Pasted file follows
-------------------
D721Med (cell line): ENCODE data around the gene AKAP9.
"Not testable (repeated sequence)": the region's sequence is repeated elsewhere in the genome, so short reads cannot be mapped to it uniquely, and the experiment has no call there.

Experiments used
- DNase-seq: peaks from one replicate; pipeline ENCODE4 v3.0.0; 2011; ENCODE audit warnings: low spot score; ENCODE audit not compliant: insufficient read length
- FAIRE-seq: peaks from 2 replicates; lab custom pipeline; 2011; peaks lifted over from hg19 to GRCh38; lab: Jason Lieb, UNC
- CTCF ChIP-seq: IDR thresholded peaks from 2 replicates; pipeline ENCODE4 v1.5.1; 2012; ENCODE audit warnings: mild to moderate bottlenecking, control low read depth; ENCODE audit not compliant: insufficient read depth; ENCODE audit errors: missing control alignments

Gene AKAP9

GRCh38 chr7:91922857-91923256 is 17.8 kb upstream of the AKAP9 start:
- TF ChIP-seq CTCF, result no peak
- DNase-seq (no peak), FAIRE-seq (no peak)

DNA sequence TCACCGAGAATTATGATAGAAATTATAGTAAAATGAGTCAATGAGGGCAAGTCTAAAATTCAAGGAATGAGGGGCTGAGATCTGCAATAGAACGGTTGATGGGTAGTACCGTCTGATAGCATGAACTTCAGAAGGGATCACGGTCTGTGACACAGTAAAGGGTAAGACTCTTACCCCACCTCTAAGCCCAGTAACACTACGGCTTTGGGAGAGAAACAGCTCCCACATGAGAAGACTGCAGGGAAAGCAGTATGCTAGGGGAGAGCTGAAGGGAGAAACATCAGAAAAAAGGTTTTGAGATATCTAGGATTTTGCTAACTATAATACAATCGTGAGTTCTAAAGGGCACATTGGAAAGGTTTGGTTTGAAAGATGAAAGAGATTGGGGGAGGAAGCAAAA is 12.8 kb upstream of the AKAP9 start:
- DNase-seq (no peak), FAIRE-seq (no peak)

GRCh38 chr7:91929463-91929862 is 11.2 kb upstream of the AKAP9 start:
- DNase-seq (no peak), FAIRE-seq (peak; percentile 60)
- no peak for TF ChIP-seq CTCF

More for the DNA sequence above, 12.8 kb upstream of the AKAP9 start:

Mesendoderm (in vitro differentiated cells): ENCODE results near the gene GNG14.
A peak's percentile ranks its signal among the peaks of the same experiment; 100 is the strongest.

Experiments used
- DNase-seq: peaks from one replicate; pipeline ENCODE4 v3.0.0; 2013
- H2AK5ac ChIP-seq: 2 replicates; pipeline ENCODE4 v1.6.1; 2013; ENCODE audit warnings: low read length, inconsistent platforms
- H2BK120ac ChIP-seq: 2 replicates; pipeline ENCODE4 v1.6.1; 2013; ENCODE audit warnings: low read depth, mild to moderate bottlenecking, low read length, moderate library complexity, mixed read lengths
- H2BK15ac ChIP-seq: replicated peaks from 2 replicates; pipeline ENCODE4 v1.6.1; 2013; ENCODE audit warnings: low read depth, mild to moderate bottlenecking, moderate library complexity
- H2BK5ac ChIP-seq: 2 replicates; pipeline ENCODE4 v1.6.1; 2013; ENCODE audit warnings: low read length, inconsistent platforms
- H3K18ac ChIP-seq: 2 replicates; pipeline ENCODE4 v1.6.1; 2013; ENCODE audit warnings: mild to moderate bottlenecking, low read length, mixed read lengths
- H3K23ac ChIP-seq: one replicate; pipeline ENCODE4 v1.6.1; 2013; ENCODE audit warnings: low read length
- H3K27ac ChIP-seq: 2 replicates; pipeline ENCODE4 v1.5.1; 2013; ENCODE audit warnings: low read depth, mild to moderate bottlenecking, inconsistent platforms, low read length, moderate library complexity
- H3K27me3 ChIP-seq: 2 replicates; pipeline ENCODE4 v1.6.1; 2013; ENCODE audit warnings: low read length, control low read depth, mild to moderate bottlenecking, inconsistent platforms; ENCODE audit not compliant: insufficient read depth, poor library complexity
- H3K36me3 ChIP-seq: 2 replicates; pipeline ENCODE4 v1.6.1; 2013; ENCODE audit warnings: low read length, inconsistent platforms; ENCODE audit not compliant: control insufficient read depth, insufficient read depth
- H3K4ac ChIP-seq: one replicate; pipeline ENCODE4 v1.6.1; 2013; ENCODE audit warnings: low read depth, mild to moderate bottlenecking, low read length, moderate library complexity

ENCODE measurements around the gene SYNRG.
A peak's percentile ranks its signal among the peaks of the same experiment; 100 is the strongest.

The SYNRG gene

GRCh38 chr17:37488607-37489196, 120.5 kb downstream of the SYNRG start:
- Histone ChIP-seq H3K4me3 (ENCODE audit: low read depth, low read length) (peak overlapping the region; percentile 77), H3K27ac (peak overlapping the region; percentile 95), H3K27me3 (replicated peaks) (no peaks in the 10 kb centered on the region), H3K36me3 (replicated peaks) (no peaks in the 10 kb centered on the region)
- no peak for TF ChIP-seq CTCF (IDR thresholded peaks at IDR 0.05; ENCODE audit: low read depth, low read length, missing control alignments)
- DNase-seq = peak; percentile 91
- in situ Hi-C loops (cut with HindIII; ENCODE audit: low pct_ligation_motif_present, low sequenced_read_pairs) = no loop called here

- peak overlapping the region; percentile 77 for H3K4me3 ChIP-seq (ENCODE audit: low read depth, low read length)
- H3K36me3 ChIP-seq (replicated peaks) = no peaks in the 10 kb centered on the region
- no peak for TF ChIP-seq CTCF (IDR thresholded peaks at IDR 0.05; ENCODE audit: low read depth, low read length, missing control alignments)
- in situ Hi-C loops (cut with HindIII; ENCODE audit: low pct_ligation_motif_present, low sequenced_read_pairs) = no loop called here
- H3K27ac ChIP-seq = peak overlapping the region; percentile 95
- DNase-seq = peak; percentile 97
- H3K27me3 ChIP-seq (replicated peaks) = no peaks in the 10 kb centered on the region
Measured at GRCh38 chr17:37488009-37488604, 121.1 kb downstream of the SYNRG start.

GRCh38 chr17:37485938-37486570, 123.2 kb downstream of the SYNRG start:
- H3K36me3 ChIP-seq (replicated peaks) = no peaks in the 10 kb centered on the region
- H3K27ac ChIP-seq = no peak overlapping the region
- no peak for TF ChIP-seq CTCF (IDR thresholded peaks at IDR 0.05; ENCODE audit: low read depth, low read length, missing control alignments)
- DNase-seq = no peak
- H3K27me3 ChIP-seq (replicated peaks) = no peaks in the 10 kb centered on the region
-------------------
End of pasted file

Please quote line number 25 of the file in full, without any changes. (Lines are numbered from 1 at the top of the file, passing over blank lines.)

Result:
- H3K18ac ChIP-seq: 2 replicates; pipeline ENCODE4 v1.6.1; 2013; ENCODE audit warnings: mild to moderate bottlenecking, low read length, mixed read lengths